Here we are – day 26 of ‘UK Lockdown’ and I have finally got enough head space to start a blog that I have been planning for a couple of years. It is embarrassing really. I talked a lot about doing it, I planned the subject matter and I knew exactly who I wanted to connect with – and yet when I came to sit at the computer, there was always something much more interesting or better to do and so it never got done. Much like clearing my wardrobe out, having a spring clean or actually attempting to keep the house clean – I just never settled enough, had the time, the focus or actually the discipline to do it. I always wanted to – but I just seemed to get ‘itchy pants’ when ever I sat down in front of a writing implement and it always seemed much easier to go and do something totally vacuous and non value-add instead.
To quote Rogers and Hammerstein however, ‘you start at the very beginning’ – and so here I am. Just starting with one step – after all, the journey of a million miles does start with one foot in front of the other. Each step is important as it represents a shift from the previous to the current, and if you have enough momentum, it can take you to the next step – or, the future. I guess each step in itself can be considered a goal and a means to something – whether it is mustering the strength to get out of bed, getting dressed in your oilskins to go and feed the horses in the depths of winter, or, if you happen to be Captain Tom Moore, completing 100 laps of your garden to fund raise for the NHS.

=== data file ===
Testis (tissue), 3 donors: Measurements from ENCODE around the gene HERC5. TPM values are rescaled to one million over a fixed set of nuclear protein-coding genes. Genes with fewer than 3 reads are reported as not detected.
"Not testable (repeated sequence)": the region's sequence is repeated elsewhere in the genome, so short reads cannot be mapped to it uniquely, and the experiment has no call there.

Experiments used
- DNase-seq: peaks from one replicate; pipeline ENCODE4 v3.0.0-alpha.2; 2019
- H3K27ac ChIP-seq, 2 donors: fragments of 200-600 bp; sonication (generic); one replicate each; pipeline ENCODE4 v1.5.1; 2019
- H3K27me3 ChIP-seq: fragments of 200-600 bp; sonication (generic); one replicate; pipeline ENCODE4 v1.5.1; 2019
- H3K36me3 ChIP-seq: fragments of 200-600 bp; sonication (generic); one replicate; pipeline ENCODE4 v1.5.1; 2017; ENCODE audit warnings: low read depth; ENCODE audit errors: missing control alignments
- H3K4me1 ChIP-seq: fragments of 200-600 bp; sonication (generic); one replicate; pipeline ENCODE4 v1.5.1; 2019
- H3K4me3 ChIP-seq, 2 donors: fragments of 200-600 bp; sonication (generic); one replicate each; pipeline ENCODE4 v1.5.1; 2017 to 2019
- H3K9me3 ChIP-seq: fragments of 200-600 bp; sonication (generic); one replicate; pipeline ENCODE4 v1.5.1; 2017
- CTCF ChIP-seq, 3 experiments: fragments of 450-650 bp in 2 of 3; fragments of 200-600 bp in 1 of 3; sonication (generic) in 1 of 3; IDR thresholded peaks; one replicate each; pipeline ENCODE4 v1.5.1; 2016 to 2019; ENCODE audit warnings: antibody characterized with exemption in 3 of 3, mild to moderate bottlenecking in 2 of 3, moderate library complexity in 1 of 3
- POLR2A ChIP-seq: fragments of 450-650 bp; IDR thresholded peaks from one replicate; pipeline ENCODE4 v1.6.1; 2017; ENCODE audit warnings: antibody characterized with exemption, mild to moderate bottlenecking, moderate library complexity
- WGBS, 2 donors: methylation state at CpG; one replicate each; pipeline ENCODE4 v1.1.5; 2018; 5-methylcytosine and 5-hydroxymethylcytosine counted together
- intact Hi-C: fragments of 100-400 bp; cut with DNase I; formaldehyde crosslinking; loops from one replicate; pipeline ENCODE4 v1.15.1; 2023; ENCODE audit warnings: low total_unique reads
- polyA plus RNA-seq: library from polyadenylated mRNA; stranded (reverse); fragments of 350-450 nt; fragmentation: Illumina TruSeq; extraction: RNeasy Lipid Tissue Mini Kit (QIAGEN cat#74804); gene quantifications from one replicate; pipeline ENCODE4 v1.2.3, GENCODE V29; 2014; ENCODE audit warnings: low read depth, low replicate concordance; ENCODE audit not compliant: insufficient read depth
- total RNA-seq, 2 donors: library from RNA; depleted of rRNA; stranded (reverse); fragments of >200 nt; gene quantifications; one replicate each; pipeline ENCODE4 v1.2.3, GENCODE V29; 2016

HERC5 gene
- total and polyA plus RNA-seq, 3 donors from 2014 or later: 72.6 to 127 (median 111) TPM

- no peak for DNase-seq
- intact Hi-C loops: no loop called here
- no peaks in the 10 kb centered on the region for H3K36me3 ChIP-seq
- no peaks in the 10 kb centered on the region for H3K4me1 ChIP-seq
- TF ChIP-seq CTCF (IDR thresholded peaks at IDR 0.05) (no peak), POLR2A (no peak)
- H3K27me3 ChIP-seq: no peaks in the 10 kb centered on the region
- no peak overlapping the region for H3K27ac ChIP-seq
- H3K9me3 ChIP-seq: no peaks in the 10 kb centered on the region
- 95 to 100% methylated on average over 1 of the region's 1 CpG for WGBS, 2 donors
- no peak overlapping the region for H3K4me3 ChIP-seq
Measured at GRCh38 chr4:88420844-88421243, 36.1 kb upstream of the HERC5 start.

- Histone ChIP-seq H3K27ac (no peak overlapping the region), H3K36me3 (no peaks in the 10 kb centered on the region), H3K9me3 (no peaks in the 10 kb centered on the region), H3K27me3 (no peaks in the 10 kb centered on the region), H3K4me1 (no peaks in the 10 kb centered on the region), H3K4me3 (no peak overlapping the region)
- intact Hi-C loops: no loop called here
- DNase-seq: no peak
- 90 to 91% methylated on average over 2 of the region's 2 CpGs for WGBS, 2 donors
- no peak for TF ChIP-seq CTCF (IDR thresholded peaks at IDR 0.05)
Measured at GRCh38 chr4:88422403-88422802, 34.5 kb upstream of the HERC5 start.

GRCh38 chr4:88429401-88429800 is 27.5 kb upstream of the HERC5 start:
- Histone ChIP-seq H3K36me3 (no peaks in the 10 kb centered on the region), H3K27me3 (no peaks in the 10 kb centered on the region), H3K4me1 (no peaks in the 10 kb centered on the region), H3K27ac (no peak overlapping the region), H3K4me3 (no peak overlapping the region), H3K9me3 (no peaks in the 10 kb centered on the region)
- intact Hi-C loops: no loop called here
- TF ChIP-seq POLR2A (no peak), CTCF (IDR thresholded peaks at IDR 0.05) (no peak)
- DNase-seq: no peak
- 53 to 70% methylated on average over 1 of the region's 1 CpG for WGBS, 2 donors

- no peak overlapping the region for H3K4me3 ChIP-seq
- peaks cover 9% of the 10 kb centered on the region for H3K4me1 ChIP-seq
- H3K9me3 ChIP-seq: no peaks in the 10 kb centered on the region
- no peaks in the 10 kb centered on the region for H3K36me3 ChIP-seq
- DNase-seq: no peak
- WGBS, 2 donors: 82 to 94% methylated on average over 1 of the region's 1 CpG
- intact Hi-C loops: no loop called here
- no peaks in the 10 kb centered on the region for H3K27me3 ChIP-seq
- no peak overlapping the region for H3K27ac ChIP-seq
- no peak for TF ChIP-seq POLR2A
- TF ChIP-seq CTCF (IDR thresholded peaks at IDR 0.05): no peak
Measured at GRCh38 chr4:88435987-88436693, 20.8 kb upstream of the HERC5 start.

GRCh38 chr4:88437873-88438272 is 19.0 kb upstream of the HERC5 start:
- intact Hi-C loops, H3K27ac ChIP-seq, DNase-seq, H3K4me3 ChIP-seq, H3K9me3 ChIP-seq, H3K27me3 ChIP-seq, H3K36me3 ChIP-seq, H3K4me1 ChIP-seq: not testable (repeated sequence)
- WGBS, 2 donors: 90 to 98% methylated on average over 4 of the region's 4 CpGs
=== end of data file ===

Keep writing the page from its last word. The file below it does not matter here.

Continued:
Taking the first step is often the scariest and I guess that is why a lot of us hesitate, ponder, mooch around a bit, get itchy, stare a lot, walk back and forth and generally consider every other opportunity than the one that we are facing. In this enforced Corvid ‘quiet time’ we now face, I am recognising – and I have to say with a huge amount of horror – that my typical MO is to procrastinate. To dance around, get ‘itchy’ and to avoid facing the task in hand, no matter how many times I write it in my ‘book of things to do’, or read the multiple post-it notes telling me of my self imposed deadlines. I cannot remember how many times I have ‘put things off’ – simple and easy things, things that I couldn’t face, or that I couldn’t bear to start. And yet once completed, that dreaded task was actually incredibly simple and took minutes, not the hours of sweaty-brow stress that I predicted.
So here I am, ready or not, completing the first of many blogs. I’ve done it and I’ve enjoyed it. I’ve got that lovely feeling of having conquered something that I have been putting off – and it feels really good.
Until the next one